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Published: August 15th 2016
I continued my descent down the South Island as their were two spots I wanted to get to. Slope Point which is the southern most point on the South Island (I figured since I made it to the northern most point of the North Island, might as well do opposite for the South Island) and also the famed district of Fiordland in the southwest portion of the country. I would fight two battles during this leg of my journey: 1.) The weather and 2.) Trying to process and comprehend the beauty that stood before me and understand the power of nature that sculpted it.
My first stop on this segment was a little town called Oamaru of which I had read has a colony of pudgy nightly visitors that live in the hillsides outside of town. Waiting for dusk to arrive and trying to be as quiet as possible I was rewarded with seeing the rare Yellow Eyed Penguin in its native habitat. I was very excited. Curious little creatures these are and I was completely amused watching the little birds wash in from the ocean and then waddle up to their hillside nests for the night. The penguins here
leave each day before sunrise and swim out 40km or so into the sea searching for food. After they have had their fill they return home just about sunset to rest for the night and then repeat the cycle the next day. A special encounter indeed and the first time I have ever seen a penguin. A sign of how far down on the planet I really am.
Continuing south towards the university town of Dunedin I saw a sign on the road for the old Seacliff Lunatic Asylum grounds and reserve. Curious I detoured and went to the grounds and read about how this was the spot where lobotomies, electro-shock therapy and all manner of terrible atrocities were imposed upon the mentally ill from the late 1800's to 1959. It really is insane (pardon the pun) of what people can inflict on their fellow man. I had a weird and strange walk through the grounds - which were beautiful - but I could not get the history out of my mind. I cannot imagine what people went through here. A random stroll for sure.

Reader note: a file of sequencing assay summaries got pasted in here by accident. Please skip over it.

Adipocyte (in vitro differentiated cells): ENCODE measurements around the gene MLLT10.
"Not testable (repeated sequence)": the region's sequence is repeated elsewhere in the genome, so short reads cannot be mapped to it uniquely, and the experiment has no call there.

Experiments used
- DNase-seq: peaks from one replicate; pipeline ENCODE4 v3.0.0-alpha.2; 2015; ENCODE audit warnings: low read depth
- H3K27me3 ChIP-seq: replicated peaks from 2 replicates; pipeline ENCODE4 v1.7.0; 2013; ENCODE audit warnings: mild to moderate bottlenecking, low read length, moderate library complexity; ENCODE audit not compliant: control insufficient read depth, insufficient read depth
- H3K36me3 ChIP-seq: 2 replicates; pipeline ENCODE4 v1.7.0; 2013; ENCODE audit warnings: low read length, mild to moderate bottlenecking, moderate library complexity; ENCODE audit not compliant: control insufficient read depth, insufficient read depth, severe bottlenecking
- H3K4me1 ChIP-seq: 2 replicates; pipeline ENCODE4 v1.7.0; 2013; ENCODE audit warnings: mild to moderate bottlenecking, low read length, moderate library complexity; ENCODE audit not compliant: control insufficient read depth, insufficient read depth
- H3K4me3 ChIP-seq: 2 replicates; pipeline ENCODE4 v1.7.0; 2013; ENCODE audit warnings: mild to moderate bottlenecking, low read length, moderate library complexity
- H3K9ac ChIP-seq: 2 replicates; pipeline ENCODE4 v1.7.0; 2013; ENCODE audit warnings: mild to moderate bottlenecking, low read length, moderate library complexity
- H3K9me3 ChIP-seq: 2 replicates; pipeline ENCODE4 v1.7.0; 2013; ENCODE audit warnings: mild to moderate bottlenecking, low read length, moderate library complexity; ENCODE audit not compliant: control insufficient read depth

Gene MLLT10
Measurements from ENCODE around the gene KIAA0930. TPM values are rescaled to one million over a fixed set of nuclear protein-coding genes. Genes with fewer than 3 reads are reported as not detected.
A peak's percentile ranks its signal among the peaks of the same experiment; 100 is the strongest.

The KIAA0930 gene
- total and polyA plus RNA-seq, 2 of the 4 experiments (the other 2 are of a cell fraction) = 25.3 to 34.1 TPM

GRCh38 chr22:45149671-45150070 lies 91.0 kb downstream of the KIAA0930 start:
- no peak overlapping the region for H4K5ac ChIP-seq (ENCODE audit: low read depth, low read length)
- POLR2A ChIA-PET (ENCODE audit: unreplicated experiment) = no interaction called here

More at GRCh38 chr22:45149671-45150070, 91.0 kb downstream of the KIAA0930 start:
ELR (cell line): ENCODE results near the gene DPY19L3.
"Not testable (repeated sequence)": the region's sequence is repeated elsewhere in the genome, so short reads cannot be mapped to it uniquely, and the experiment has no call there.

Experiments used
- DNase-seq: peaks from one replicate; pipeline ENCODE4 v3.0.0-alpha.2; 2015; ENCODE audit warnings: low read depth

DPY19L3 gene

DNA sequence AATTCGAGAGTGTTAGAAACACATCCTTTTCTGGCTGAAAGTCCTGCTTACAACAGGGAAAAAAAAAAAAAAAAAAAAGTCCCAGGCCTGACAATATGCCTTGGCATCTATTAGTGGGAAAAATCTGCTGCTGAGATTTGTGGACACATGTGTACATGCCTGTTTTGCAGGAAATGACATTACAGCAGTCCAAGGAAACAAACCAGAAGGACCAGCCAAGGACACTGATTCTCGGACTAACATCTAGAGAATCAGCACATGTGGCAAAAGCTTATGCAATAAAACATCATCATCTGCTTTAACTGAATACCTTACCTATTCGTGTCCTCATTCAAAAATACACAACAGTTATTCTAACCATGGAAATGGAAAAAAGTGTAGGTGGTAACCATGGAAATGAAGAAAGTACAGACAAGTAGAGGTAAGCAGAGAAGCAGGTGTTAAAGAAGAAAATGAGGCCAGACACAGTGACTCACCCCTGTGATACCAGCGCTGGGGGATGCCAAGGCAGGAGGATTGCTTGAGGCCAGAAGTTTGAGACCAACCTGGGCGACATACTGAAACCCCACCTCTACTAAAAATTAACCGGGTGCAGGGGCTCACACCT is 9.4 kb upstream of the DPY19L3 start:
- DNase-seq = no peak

Moving onwards I made it to Dunedin. This is home to New Zealand's
oldest and largest university the Univeristy of Otago. I only briefly stayed here for lunch and a walk around the city centre. From my time here though it seemed like a cool town and it definitely had a youthful and lively vibe about it. But I'm not here to tour cities so I continued on to an area known as The Catlins on the southern shores of New Zealand.
Driving through The Catlins was another pleasant trip. The southern coast is rugged and empty. No one really lives down here and their was a real frontier like feeling about. I cruised the coastline exploring little hidden coves and beaches until I reached Slope Point - the southern most point on the South Island. This is as far south on this planet as I had ever been in my life, and the farthest south I am most likely to ever be. Unless I somehow someday make it to the shores of Antarctica which are a hop skip and a jump from this shore. This thought consumed my mind as I sat on the point. I'm not sure if I am OK with this or not. It made me think about
my own mortality. I cannot go everywhere and see everything in one lifetime. Terrible shame really. But I'll do the best I can and see where the chips lay in the end.
Another few hours and I had made it to Fiordland on the south western edge of the country to the lakeside township of Te Anau. I was really excited to be here as I have read and seen travels shows about this regions' beauty. I've always wanted to go into a fiord and I booked a cruise into Milford Sound straight away. A quick dinner in town and then I found a field to camp in for the night. When I awoke I was greeted by this.
Needless to say their would be no cruise for me today to the fiord of Milford Sound. I also would not be going anywhere. I could think of worse places to be stuck in than Te Anau as the township is situated on a pristine lake with mountain peaks all around. I hunkered down and had an administrative day washing the clothes I have been in for the past three weeks and having a hot shower. Two things that
Southern Most Point on the South Island
were desperately needed and may not have been accomplished had I not been snowed in. I also got to watch Monday Night Football live on a Tuesday afternoon which was a nice treat. The next day was gorgeous but my cruise had again been canceled due to avalanches on the road to Milford Sound. Not to be defeated (which in the end I was, sort of) I set out to drive as far as the road would allow and man was I glad I did. Massive snow capped peaks, imposing glacial valleys, and crystal clear lakes were around every turn. The landscape here was awe inspiring and is one of the most beautiful places I have ever been. Even though I was denied going to the fiords I still had an incredible journey to this region I've always dreamed about. Someday I'll be back. Next time in the summer and not living in my car.
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